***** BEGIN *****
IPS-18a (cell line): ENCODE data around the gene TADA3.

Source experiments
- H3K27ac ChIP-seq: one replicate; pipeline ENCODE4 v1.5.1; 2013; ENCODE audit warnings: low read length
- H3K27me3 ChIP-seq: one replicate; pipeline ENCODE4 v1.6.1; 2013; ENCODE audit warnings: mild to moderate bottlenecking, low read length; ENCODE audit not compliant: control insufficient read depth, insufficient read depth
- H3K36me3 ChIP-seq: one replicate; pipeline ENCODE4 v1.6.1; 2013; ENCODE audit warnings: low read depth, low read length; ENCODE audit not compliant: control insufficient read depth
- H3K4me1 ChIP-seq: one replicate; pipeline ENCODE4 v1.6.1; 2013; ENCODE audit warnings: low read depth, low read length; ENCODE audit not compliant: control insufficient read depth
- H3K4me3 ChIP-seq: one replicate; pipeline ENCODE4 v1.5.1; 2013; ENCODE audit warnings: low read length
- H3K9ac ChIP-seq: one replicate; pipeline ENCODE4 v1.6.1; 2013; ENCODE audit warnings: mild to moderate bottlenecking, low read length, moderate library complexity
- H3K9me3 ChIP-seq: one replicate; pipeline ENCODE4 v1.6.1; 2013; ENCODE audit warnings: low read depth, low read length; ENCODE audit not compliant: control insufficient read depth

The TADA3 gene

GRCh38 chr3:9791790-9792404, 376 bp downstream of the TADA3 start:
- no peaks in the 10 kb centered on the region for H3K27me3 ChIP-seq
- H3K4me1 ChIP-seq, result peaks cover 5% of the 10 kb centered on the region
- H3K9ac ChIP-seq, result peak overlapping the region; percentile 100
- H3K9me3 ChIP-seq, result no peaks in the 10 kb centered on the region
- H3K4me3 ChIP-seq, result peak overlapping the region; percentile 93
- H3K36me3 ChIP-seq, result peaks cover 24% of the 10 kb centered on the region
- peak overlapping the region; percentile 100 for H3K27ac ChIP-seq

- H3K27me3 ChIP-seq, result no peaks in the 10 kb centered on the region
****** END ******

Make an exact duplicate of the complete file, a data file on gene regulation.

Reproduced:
IPS-18a (cell line): ENCODE data around the gene TADA3.

Source experiments
- H3K27ac ChIP-seq: one replicate; pipeline ENCODE4 v1.5.1; 2013; ENCODE audit warnings: low read length
- H3K27me3 ChIP-seq: one replicate; pipeline ENCODE4 v1.6.1; 2013; ENCODE audit warnings: mild to moderate bottlenecking, low read length; ENCODE audit not compliant: control insufficient read depth, insufficient read depth
- H3K36me3 ChIP-seq: one replicate; pipeline ENCODE4 v1.6.1; 2013; ENCODE audit warnings: low read depth, low read length; ENCODE audit not compliant: control insufficient read depth
- H3K4me1 ChIP-seq: one replicate; pipeline ENCODE4 v1.6.1; 2013; ENCODE audit warnings: low read depth, low read length; ENCODE audit not compliant: control insufficient read depth
- H3K4me3 ChIP-seq: one replicate; pipeline ENCODE4 v1.5.1; 2013; ENCODE audit warnings: low read length
- H3K9ac ChIP-seq: one replicate; pipeline ENCODE4 v1.6.1; 2013; ENCODE audit warnings: mild to moderate bottlenecking, low read length, moderate library complexity
- H3K9me3 ChIP-seq: one replicate; pipeline ENCODE4 v1.6.1; 2013; ENCODE audit warnings: low read depth, low read length; ENCODE audit not compliant: control insufficient read depth

The TADA3 gene

GRCh38 chr3:9791790-9792404, 376 bp downstream of the TADA3 start:
- no peaks in the 10 kb centered on the region for H3K27me3 ChIP-seq
- H3K4me1 ChIP-seq, result peaks cover 5% of the 10 kb centered on the region
- H3K9ac ChIP-seq, result peak overlapping the region; percentile 100
- H3K9me3 ChIP-seq, result no peaks in the 10 kb centered on the region
- H3K4me3 ChIP-seq, result peak overlapping the region; percentile 93
- H3K36me3 ChIP-seq, result peaks cover 24% of the 10 kb centered on the region
- peak overlapping the region; percentile 100 for H3K27ac ChIP-seq

- H3K27me3 ChIP-seq, result no peaks in the 10 kb centered on the region